Levi looked at the mischievous girl giggling craftily at him. Although he didn’t know the reason why he knew she did feel elated upon noticing his suddenly downcast expression.

With a giggle, she swiped the now completed drawing from the table when Levi wasn’t paying attention.

“Woah! so pretty!”

Looking at the picture he had to admit his mother was one fine catch. With perfectly symmetrical facial features and most probably limpid brown eyes like his, she was indeed a fair lady.

Although neither iterations of himself had ever met the woman he had seen quite a few well-preserved paintings and had heard descriptions about her countless times which was why he could so easily recreate her portrait.

Watching Javi run around the room, holding the picture to the light and giggling made James slightly nostalgic.

A flashback. Images of his childhood on earth, A farm, with a much younger version of himself alongside some other kids playing in a wheatfield.

Levi’s nostalgia didn’t last for long though. A soft knocking sound at the door interrupted his thoughts.

“Lord Levi, may I come in?” a soft voice called.

“Oh no! It’s Mother!” Javi panicked, rushing to block Levi’s mouth with her hand.

“Come in!” Levi replied before she could stop him.

The door opened and a beautiful woman walked in. She had a face very similar to Javi’s. Her eyes were green with a bluish tint and her hair was auburn, like her daughter’s.

“Good afternoon Lady Junita, How was your day?” Levi asked with a light smile.

“Wonderful my lord.” She replied with a curtsy and a soft smile. Although it was not obvious, her left brow was crooked up in a questioning manner as she stared at Javi’s right hand positioned on Levi’s chin and her left hand resting heavily on his chest as she leaned into him.

The woman’s eyes hovered on the scene for a brief second before shifting towards the messy pile of paper covered with Javi’s drawings and handwriting, littering Aden’s favourite table.

Seeing this her smile grew visibly wider and she turned to her daughter with crescent eyes.

Only allowed on

“Javi? Won’t you greet your mother?”

“Mo-mother.” Javi stuttered, collecting herself.

“I am sorry, my lord, I will have a servant send some fresh sheets.”

Watching their interaction a hint of schadenfreude, Levi almost didn’t want to intervene.


“What for? Don’t bother. I was using the sheets to teach Javi about fine art.”

Lady Junita stared blankly at Levi, but he returned the gaze with a warm smile.

He knew such a shallow lie could never fool the lady but he never planned on fooling her in the first place and she knew. His message was clear.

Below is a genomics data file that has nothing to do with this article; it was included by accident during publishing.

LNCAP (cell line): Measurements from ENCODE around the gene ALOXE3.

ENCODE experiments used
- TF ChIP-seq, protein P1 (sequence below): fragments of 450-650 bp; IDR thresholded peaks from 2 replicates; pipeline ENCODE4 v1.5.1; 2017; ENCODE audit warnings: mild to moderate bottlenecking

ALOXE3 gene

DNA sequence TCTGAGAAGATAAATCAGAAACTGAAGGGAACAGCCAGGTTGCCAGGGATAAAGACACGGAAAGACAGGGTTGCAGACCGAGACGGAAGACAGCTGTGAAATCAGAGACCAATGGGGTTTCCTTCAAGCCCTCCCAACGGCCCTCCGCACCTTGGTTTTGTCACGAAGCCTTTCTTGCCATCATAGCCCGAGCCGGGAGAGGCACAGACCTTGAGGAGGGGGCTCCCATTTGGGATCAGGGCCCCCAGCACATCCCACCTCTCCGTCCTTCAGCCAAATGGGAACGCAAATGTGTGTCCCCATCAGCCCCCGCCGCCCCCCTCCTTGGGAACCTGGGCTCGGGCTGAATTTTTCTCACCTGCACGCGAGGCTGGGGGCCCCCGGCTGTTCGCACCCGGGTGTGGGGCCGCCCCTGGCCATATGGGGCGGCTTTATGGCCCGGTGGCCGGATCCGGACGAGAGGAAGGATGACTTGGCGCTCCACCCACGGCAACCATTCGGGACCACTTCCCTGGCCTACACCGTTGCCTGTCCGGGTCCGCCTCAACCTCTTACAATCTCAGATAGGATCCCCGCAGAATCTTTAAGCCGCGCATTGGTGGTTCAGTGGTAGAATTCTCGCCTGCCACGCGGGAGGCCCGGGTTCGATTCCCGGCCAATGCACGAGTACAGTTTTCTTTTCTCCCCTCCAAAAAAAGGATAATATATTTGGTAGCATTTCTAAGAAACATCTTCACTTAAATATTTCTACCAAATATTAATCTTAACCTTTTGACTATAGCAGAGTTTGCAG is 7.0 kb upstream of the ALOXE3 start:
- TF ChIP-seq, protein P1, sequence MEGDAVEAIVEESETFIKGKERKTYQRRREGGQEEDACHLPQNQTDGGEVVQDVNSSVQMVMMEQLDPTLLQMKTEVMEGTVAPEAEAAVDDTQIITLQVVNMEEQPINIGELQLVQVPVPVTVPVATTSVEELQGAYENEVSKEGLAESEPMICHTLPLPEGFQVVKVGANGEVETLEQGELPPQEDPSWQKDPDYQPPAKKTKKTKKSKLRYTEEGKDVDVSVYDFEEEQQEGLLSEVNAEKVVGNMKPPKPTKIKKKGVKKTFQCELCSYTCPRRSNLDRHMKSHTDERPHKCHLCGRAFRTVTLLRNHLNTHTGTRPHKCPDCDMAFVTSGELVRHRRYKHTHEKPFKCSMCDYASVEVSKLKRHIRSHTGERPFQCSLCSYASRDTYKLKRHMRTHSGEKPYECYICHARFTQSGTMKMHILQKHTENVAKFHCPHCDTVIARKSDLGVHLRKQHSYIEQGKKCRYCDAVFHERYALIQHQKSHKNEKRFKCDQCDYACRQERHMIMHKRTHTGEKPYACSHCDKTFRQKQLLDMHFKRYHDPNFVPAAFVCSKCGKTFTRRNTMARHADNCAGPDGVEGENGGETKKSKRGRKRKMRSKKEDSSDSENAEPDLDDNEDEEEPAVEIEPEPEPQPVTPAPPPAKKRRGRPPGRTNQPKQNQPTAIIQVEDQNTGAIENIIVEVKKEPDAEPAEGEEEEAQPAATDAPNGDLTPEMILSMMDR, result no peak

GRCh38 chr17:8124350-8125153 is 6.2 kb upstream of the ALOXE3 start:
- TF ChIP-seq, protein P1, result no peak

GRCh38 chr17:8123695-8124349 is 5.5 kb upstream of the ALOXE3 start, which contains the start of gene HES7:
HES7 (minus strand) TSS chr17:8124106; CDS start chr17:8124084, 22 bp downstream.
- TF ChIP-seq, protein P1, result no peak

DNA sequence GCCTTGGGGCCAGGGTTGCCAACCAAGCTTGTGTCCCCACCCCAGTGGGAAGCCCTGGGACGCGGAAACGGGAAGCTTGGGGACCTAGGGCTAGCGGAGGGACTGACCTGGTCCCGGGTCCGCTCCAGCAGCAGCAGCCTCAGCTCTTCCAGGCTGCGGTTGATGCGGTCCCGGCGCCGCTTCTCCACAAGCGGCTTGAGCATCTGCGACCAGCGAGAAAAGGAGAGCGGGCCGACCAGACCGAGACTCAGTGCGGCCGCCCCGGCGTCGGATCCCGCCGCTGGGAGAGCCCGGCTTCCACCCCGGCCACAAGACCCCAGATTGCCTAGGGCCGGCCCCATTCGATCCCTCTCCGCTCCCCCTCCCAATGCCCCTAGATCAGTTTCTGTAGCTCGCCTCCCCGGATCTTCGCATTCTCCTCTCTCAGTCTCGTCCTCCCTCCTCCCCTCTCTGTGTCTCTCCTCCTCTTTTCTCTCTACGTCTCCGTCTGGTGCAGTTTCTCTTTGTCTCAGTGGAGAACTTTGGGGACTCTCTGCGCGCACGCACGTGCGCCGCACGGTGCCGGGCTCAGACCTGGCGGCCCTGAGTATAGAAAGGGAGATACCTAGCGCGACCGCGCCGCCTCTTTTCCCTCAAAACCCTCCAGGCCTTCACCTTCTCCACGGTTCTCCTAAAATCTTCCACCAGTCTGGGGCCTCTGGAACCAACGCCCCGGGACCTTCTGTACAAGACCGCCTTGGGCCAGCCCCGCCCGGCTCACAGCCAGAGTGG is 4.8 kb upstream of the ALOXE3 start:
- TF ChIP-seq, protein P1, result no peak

Lady Junita stared at him for a second longer before sighing resignedly. Gently retrieving her daughter’s hands, she curtsied once more.

“I came to pick Javi for her afternoon lessons, we’ll be taking our leave now milord.”

“Take care,” he nodded.

“Bye-bye Le… I mean Lord Levi.” Javi said, peeking at her mother’s poker face before sticking out a tongue on her way out.

Walking towards the window he looked outside the window, at the townspeople busily going about in preparation for the coming winter.

He stood there in silence listening to the sounds of their footsteps dampen.

“A milksop huh?” he muttered to himself, “Oh, how far from the truth can one man get…”

Pausing again for a moment he spoke seemingly to himself.

“Now, my dear host, what do you suggest would be the most suitable punishment for a grown man.”

A pause.

“I am too vindictive? Well, that is my middle name. 

“I think that’s perfectly normal for me.”


“Of course not”—Levi suddenly chuckled in good humour—“I didn’t mean that literally. To clarify, vindictive is not my middle name. That is just a saying in my previous world.”



In a tent.

Aden sat on a cushion opposite Vaiu reading a scroll. A plate of food by his side had gone cold, unattended. 

A few moments later his fist clenched together, rumpling the corners of the scroll.

“Are you sure he is alright?” Aden asked as he shut his eyes. His body trembled in anger.

“Yes,” Vaiu replied. “Probably a bit shook given the unusual recklessness with which he ordered the insurrection and lockdown of Redwater, but he should be fine.”

“And Sean?”

“I have no information on his location right now, but I could order a search if you want…”

“…Thank you.”

“It’s not a problem.”

Aden sighed, massaging the bridge of his nose. Vaiu watched him hesitantly.

“I am sorry about your friend,” she said finally. “By the time I got the intel, it was already too late to change anything.”

“It’s alright,” Aden said with a dismissive wave. “It’s only thanks to your efforts that we could plan an escape route for their Majesties, and we could make it out without much fanfare. Things could have gotten much worse than it currently is. 

“Besides, it’s reassuring to finally confirm that even you are truly not all-knowing.”

“Hmm…” Vaiu squinted.

“So, Ahem… what happens now?” Aden asked, suddenly pressed to change the topic of their conversation.

Vaiu’s squint morphed into a blank expression.

“So quick to forget, are we?..” she said with a hint of schadenfreude upon noticing him cringe at his blunder. “Well, thankfully for you I am not so forgetful.”

“Now, I escort you to Greenfields, while we negotiate how you are going to settle the accounts you now owe both myself and the Creed.”